With the nation’s borders remaining shut indefinitely, the local manufacturers involved in export have expressed concerns over the huge losses being recorded on a daily basis, as unsold inventory rises.
The Chairman, MAN Export Promotion Group (MANEG), Ede Dafinone, said due to the current border situation, many companies are in dire problems, saying that significant losses and many businesses are about to collapse.
He stressed that there are companies who rely on the west African market for additional sales to make profits, while some manufacture locally in Nigeria for export, but have had their warehouses filled with unsold inventory.
Dafinone at the second yearly meeting of the Group, said: “There are companies in all sorts of dire problems. Some companies that manufacture here have 100 per cent of their products meant for exports. How are they going to survive two months of border closure? They will make significant losses and the business would collapse. They will still pay interest on loans, pay their staff for this period when they are not selling anything.
“The best alternative means is the sea link that has been mentioned over the years, but that ship going across the coast is yet to be launched and we are waiting for that as an alternative, but even at that it is still expensive, but going forward, it is the only alternative.”
He commended the federal government for the payment of Export Expansion Grant (EEG) for the 2017 applications, adding that the payments due to exporters have not been paid in full, but expressed the hope that the government would pay the balance to exporters.
He said the use of the Export Credit Certificate (ECC) as payment for EEG has been expanded to allow for alternative use of the certificate, urging agencies like the Nigerian Export-Import Bank (NEXIM), and Asset Management Corporation of Nigeria (AMCON), to follow suit.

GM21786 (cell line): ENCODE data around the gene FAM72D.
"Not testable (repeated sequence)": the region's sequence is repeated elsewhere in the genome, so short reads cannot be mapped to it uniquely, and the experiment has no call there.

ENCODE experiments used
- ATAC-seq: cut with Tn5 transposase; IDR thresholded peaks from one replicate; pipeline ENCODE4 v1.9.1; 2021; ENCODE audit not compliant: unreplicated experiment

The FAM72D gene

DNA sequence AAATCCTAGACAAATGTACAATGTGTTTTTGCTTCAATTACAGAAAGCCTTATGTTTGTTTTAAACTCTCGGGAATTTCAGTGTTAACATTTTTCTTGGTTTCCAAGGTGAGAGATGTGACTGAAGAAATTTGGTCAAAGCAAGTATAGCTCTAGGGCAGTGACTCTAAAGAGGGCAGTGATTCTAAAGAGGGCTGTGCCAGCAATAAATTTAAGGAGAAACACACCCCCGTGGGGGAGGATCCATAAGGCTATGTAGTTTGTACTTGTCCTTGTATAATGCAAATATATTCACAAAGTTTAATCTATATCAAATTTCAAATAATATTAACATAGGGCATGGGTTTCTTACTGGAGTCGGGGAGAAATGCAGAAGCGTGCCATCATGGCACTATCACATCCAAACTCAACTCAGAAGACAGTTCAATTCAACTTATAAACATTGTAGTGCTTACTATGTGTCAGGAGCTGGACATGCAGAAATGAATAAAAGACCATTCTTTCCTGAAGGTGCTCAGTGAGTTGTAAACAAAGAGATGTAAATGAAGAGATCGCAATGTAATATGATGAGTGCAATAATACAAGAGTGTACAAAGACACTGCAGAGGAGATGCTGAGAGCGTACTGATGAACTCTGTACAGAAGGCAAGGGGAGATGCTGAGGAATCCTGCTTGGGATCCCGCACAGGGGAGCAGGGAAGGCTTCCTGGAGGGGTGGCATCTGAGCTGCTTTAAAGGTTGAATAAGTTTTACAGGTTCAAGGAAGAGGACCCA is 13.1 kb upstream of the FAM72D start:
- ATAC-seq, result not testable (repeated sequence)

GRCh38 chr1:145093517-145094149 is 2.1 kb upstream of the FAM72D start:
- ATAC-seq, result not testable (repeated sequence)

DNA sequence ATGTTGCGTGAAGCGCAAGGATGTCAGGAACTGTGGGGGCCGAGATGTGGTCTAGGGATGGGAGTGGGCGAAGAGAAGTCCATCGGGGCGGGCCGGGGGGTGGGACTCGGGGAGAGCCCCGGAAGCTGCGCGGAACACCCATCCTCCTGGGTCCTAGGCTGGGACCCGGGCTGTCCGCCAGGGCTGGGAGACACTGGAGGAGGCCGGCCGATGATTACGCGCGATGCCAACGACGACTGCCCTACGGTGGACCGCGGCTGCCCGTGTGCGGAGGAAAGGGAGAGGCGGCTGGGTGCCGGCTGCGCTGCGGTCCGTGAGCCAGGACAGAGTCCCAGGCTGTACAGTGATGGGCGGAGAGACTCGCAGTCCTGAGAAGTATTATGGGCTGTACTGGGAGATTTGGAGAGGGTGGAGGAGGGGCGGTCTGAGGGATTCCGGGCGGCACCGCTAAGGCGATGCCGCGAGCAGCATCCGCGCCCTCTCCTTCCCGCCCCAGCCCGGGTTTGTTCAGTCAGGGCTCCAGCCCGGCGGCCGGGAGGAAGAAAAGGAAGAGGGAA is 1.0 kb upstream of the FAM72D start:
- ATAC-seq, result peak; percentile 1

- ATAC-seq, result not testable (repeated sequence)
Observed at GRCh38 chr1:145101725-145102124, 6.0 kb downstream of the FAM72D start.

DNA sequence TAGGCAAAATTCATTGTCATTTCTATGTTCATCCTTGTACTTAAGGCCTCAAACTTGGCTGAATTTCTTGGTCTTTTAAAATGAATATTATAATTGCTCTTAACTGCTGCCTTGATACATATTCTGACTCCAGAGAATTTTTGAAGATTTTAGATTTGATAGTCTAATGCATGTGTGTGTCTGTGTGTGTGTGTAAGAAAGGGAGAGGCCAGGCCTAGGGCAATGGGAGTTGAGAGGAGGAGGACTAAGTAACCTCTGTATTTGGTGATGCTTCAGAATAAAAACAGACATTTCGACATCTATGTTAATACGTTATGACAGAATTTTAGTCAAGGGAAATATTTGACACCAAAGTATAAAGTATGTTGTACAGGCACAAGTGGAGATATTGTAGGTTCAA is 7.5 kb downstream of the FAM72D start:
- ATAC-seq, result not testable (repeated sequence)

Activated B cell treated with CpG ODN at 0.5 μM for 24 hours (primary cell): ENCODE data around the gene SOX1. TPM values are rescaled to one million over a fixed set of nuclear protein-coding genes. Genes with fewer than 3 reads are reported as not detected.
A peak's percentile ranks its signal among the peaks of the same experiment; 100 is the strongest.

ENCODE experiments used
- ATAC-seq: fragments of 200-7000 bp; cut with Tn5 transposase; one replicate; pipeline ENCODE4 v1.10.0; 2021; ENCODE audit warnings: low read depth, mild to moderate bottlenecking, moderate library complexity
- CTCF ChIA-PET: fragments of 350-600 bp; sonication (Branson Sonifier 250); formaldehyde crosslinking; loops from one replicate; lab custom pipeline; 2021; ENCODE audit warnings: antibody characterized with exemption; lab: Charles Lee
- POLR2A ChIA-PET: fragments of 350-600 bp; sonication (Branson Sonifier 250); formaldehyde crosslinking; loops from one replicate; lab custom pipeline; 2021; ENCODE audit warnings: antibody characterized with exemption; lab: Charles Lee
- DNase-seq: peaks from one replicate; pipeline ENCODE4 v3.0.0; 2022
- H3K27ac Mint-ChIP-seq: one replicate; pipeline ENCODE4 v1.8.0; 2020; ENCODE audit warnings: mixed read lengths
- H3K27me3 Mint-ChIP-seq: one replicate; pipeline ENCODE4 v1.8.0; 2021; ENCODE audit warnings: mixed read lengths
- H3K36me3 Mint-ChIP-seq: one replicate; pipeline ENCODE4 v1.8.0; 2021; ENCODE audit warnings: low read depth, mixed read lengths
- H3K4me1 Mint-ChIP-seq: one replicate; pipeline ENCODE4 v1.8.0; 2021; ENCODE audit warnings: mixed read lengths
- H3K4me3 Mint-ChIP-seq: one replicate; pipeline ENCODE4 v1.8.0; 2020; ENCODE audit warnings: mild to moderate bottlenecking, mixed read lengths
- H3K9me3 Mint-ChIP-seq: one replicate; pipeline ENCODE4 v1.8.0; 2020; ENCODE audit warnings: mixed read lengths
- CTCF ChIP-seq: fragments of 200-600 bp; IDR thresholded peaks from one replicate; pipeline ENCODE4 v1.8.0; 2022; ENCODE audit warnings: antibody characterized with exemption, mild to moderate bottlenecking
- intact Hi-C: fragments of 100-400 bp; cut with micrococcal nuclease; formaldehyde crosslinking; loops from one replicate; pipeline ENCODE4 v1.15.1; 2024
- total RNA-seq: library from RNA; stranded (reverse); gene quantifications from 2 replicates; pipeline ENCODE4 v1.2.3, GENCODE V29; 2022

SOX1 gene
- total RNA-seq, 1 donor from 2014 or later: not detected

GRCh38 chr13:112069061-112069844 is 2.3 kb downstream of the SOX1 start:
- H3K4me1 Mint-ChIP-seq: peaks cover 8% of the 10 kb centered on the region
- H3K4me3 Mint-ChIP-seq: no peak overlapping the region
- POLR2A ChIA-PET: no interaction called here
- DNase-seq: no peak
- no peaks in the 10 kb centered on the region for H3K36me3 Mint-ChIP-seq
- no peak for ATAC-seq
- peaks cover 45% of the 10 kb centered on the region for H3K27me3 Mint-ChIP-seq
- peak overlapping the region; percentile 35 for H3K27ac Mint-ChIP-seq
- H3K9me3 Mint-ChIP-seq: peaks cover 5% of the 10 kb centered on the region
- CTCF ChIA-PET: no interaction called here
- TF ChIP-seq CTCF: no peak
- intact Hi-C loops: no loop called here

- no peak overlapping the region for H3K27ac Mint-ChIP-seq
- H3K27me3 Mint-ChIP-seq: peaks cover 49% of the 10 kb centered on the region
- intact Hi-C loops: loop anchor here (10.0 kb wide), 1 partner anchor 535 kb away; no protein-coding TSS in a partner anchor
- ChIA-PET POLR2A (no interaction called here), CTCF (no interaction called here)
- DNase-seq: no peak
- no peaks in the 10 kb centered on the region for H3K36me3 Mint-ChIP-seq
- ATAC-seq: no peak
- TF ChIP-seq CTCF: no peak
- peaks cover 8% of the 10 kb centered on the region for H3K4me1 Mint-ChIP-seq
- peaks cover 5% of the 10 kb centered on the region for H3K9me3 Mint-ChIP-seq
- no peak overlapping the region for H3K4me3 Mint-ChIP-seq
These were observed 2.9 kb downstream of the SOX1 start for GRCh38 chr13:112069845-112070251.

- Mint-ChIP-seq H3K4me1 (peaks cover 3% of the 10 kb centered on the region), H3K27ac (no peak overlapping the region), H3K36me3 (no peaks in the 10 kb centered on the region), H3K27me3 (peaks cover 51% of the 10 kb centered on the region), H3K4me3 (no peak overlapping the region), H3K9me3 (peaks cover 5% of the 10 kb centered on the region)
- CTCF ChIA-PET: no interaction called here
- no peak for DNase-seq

Ede added that 2018 was difficult for MANEG members, as the Apapa gridlock lingered in the period, leading to the high cost of transportation of goods meant for export to the port and imported machinery and raw materials from the port.
He said other familiar challenges of the sector such as high cost of energy, funds, multiple levies and taxes, and smuggling also unleashed untold constraints on manufacturing operations.
He pointed out that since the collection of the unutilised NDDC’s by the federal government; no payment has been made to any of its members, which he said has put them in a difficult position with their banks, and called for full commencement of payment of the backlog of EEG.
Delivering his keynote address, the Managing Director, African Export-Import Bank (AfreximBank), Prof. Okey Oramah, said the AfCFTA is expected to bring the share of intra-African trade to 22 per cent by 2022, up from the current level of 16 per cent and bringing total Intra-African trade to about $250 billion from about $160 billion currently.
Represented by the Managing Director, Intra-African Trade Initiative, Ms Kanayo Awani, he noted that since manufacturers account for about 60 per cent of total Intra-African trade, intra-regional trade in manufactures can rise to more than $150 billion by 2022.
He stressed that AfCFTA is expected to enhance competitiveness at the industry and enterprise levels through the exploitation of opportunities for scale production, continental market access and better allocation of resources.
“As the largest economy in Africa and one of the leading intra-African trading nations, the AfCFTA holds phenomenal growth and export opportunities for Nigeria. Bringing together 55 countries and creating a market of 1.2 billion people with a combined GDP of about $2.5 trillion, it opens the wider African market for Nigerian manufacturers and exporters,” he said.
Oramah said between 1980 and 2018, Africa’s contribution to global trade fell from about 6 per cent in 1980 to 2.3 per cent in 2018 with its share of world imports falling from about 4.6 per cent in 1980 to 2.5 per cent in 2018.
According to him, African trade has helped Africa achieve among the highest growth rates in recent years, but said it increased the region’s exposure to global volatility and adverse terms of trade shocks.
He added that the excessive reliance on primary commodities and persistently low levels of intra-African trade means that the continent’s economic fortunes remain contingent on commodity price movements and external shocks.